The National Weather Service in Alaska warned that temperatures in parts of the state could break records on Thursday. And sure enough, the city of Anchorage, Alaska, had the highest recorded temperature ever, which happened that same evening.
The NWS expected 90 degrees to be reached at 5 p.m. Anchorage time “for the first time on record” on July 4, the agency said in a tweet.
At 90, the heat would be the beat the previous record by more than five degrees back in June 1969.
— NWS Anchorage (@NWSAnchorage) July 5, 2019
Per those predictions, Anchorage did, in fact, reach the 90-degree mark, Alternet reported.
“This isn’t just breaking a record — it’s obliterating a record that’s stood for more than half a century,” Bill McKibben, an environmentalist, tweeted out.
The high temperatures, occurring on Independence Day, had some consequences for revelers of the holiday. Fireworks that were planned had to be canceled out of fears that they could have sparked wildfires.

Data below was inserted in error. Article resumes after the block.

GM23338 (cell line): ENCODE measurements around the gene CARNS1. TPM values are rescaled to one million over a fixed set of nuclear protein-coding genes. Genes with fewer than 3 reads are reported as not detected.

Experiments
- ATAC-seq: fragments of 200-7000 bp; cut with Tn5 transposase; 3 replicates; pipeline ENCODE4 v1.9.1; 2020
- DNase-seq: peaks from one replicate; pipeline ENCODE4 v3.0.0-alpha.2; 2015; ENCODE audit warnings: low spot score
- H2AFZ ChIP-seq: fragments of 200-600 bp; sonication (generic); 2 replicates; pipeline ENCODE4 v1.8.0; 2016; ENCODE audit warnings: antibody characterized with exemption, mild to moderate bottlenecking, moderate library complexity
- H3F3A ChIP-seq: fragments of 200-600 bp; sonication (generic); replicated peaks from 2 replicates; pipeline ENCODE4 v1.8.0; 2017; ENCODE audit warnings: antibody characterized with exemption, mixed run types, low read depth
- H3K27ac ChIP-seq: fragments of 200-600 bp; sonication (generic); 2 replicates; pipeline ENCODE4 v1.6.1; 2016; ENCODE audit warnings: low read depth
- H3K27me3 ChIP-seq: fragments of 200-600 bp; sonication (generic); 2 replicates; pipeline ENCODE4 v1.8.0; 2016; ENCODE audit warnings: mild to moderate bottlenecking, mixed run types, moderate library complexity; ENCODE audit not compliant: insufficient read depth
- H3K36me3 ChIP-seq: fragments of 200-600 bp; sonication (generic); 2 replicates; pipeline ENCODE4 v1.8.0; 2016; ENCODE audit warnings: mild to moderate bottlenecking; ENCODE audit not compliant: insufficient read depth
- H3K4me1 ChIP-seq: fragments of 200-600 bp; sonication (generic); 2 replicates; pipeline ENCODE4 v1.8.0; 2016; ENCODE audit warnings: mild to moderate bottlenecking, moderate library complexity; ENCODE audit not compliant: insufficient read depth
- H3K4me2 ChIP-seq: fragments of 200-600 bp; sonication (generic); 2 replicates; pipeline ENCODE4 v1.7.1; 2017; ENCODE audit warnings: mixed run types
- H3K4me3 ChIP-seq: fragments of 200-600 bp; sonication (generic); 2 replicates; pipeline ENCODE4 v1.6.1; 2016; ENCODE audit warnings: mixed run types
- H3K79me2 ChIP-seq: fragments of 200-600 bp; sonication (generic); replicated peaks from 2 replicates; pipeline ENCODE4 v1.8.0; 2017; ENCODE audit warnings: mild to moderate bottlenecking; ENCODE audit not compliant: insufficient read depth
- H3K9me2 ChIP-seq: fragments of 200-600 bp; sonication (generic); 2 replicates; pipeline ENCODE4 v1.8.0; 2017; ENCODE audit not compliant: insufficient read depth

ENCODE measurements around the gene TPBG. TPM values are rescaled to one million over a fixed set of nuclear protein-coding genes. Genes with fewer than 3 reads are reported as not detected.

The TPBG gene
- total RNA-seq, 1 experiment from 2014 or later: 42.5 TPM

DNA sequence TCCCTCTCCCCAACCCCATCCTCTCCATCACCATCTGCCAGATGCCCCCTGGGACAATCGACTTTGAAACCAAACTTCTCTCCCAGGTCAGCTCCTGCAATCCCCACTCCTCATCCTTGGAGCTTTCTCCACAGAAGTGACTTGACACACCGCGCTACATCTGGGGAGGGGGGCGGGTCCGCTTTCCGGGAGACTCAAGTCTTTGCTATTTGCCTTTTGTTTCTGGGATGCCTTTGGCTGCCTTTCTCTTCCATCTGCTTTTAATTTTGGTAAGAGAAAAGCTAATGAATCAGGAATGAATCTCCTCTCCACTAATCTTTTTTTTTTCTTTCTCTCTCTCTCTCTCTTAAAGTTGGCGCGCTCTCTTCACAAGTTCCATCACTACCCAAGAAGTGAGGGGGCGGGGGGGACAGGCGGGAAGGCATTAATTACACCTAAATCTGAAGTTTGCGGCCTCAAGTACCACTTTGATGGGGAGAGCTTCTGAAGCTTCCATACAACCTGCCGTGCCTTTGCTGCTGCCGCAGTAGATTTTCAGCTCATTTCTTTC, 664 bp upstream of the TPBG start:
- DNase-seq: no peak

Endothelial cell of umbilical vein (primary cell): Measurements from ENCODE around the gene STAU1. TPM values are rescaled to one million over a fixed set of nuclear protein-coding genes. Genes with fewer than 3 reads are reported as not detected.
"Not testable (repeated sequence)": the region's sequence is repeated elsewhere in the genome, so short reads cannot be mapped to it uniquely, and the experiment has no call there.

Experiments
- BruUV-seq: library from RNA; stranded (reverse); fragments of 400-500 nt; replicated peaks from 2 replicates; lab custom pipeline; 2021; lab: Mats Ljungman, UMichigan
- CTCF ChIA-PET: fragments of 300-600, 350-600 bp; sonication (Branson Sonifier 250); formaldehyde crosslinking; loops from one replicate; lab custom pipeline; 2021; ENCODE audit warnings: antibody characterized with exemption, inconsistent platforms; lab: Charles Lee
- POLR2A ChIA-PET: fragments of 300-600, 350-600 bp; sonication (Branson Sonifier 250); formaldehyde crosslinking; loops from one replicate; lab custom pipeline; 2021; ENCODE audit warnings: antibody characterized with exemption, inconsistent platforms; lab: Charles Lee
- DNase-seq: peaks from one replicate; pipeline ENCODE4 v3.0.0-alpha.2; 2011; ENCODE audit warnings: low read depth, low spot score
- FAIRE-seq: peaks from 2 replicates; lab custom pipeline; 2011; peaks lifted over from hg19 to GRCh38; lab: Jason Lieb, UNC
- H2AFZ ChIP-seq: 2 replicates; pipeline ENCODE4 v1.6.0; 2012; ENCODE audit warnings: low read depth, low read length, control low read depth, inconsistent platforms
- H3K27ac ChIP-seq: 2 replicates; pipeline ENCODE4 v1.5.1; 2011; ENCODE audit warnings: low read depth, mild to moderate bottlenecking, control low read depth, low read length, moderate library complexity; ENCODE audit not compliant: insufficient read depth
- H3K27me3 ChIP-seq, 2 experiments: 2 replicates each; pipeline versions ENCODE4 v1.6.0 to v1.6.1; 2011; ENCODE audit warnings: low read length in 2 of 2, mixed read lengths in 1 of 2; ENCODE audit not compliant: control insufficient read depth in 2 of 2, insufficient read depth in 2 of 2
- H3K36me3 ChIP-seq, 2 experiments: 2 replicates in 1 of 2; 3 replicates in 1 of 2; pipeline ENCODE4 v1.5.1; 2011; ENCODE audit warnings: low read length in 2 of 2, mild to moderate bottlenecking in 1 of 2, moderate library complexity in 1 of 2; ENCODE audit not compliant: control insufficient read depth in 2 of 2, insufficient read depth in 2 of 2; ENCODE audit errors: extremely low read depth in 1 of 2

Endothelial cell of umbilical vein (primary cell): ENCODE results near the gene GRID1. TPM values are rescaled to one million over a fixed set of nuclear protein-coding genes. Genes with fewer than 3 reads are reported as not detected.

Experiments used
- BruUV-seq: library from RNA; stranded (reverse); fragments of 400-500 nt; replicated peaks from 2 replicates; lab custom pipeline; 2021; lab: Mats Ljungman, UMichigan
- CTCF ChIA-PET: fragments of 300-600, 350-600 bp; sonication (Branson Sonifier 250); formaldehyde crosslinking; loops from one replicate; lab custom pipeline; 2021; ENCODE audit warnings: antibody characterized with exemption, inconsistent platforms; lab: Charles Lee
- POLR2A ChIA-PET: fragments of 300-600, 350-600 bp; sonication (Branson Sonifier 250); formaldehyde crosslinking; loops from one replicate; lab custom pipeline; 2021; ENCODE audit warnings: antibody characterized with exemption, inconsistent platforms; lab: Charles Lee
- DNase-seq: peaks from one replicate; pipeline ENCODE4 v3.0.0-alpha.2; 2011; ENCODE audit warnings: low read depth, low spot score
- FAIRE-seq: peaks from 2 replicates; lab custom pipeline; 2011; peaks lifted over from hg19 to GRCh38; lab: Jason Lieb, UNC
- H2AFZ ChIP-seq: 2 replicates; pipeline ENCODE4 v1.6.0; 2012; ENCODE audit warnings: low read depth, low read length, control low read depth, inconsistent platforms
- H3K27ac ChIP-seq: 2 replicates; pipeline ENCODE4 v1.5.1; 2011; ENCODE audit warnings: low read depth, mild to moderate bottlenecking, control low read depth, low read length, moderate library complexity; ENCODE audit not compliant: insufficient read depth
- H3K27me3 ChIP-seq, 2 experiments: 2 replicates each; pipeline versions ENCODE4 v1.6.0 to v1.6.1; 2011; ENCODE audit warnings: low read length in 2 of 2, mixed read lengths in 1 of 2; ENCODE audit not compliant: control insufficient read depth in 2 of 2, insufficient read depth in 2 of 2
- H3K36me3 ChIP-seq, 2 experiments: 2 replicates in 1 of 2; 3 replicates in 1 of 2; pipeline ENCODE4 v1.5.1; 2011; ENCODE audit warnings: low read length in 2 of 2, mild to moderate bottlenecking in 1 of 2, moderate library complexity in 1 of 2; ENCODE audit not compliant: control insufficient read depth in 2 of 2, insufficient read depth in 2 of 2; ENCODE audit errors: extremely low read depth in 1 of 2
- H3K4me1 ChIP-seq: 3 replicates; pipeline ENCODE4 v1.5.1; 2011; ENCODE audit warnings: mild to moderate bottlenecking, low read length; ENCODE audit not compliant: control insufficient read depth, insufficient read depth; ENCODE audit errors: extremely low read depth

Lest anyone believe it to be a fluke, the high temperatures are set to continue on throughout the weekend. The previous record of 85 degrees, now at second all-time, could be sent further down the rankings list.
“It’s entirely possible that the warmest temperature ever recorded in Anchorage could be exceeded three to five days in a row,” Brian Brettschneider, a University of Alaska Fairbanks climate researcher, told NBC News. “That’s the definition of unusual.”
A massive heat dome has been deemed responsible for the rise in temperatures. It’s expected to stay over the region until Monday.
In an interview with the Associated Press in 2011, Eli Jacks, a meteorologist with NWS, explained exactly what a heat dome entailed. “When a high pressure system develops in the upper atmosphere, the air below it sinks and compresses because there’s more weight on top, causing temperatures in the lower atmosphere to heat up,” Jacks said.